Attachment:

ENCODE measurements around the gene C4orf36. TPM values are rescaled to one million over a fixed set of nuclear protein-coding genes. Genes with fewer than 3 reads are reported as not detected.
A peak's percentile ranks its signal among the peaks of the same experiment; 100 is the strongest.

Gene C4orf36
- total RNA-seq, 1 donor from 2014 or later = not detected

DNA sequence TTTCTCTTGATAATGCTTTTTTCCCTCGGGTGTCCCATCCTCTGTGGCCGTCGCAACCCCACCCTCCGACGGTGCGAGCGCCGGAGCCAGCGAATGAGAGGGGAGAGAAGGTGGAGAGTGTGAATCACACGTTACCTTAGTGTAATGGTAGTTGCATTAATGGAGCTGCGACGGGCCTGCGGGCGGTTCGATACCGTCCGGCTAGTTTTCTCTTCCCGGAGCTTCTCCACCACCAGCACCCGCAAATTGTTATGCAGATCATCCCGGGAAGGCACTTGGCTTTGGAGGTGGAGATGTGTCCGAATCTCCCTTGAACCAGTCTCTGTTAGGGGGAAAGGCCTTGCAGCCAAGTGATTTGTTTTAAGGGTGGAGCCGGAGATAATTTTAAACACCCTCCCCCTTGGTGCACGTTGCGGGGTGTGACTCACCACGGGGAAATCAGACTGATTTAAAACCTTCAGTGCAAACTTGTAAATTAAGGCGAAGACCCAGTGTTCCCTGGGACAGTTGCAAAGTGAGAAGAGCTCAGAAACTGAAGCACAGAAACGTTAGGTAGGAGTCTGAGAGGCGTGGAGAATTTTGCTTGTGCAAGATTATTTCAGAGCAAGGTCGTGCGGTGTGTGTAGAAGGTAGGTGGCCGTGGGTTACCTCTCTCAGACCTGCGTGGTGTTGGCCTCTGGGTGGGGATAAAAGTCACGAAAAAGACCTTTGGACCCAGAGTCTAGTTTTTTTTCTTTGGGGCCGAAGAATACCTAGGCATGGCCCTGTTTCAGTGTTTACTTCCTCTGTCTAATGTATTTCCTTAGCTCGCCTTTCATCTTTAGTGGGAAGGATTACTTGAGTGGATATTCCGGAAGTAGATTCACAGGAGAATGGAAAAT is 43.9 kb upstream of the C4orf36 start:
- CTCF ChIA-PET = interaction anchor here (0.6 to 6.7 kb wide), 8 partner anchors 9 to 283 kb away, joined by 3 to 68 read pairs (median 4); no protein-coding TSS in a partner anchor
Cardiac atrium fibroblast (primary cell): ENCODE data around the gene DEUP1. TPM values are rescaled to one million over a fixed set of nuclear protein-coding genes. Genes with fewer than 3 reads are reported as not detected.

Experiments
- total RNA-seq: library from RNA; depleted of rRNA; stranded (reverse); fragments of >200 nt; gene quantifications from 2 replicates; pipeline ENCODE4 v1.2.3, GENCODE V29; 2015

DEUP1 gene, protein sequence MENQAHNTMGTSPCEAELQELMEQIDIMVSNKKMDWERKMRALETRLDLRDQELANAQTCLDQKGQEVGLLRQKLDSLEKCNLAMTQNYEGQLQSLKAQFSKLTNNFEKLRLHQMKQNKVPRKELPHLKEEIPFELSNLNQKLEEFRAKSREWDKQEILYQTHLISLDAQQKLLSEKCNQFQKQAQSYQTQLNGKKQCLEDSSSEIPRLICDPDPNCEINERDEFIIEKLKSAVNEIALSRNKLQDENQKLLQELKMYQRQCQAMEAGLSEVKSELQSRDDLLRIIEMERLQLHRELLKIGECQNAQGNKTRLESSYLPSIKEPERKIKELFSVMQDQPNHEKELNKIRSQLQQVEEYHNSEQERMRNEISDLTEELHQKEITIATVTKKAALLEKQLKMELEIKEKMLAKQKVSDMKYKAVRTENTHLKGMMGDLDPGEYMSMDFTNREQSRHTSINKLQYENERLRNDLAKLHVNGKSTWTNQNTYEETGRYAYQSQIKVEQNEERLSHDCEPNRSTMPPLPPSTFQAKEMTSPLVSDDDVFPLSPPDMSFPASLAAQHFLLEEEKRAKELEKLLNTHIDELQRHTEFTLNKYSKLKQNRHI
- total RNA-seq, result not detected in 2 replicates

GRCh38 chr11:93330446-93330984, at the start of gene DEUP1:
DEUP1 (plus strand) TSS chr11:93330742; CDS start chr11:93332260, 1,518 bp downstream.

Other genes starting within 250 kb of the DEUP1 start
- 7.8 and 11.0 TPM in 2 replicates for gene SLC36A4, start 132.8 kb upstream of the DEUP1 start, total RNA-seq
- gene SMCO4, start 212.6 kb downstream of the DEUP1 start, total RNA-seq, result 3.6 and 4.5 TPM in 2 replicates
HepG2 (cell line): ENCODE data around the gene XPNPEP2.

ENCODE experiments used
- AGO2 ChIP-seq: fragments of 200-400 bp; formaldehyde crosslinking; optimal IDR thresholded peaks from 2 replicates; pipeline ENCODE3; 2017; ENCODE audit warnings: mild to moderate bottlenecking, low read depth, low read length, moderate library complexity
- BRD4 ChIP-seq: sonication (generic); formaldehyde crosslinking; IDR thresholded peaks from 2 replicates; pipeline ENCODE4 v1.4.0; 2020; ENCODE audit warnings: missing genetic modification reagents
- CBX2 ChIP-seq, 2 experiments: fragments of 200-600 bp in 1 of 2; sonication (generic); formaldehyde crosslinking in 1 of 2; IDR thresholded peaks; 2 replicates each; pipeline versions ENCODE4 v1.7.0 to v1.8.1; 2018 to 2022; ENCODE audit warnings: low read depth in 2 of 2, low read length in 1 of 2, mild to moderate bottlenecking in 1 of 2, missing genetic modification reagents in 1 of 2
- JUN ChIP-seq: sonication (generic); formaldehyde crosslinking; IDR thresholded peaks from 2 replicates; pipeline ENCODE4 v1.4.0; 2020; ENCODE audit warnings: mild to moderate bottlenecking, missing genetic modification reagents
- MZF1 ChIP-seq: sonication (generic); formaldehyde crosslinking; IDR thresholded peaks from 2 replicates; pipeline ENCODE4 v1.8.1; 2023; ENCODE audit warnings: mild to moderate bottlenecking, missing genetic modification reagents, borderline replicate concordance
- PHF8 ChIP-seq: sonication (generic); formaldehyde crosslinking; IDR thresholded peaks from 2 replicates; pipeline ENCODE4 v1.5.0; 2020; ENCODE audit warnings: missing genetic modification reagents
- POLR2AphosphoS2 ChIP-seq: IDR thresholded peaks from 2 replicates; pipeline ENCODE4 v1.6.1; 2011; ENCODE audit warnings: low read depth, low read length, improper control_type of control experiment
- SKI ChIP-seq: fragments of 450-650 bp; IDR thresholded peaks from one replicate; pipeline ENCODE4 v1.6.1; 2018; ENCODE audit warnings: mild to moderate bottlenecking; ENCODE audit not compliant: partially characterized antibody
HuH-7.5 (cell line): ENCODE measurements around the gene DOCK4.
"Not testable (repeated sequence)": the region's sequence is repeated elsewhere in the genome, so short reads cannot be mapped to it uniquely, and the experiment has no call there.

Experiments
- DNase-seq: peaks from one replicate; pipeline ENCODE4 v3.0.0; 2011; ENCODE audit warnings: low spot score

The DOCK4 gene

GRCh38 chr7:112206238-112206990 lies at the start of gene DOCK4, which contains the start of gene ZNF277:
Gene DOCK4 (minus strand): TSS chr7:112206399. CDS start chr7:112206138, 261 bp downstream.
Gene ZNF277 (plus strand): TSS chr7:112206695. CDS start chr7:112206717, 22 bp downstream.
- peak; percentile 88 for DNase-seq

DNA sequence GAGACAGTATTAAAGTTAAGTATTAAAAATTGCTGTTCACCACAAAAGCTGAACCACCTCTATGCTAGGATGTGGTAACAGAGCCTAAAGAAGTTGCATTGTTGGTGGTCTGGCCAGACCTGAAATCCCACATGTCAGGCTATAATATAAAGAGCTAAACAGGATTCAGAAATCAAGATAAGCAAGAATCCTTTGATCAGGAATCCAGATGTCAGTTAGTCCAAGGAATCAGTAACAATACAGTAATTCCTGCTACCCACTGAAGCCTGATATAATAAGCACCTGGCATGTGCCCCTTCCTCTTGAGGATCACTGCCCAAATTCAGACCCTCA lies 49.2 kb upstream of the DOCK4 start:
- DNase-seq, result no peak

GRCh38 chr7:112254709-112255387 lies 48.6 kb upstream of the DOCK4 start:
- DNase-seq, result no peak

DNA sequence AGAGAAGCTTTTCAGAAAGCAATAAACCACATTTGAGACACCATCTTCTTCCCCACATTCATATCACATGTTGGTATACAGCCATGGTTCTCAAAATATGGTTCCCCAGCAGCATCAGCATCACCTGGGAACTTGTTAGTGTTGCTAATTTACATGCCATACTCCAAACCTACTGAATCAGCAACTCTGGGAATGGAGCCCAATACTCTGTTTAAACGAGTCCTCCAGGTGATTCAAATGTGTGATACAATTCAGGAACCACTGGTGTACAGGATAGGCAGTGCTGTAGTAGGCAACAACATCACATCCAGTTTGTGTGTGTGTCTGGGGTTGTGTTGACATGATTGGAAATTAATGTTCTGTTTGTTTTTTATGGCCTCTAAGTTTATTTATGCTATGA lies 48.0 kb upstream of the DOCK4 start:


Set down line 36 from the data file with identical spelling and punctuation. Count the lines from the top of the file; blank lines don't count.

DNA sequence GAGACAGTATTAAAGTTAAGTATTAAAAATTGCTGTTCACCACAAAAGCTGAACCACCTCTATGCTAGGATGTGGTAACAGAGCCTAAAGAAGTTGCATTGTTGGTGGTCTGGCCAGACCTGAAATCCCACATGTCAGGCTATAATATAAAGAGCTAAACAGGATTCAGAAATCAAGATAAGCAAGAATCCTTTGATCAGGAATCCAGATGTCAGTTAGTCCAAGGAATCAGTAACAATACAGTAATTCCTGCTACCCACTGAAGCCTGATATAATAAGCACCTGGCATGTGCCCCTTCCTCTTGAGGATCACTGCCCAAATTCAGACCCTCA lies 49.2 kb upstream of the DOCK4 start: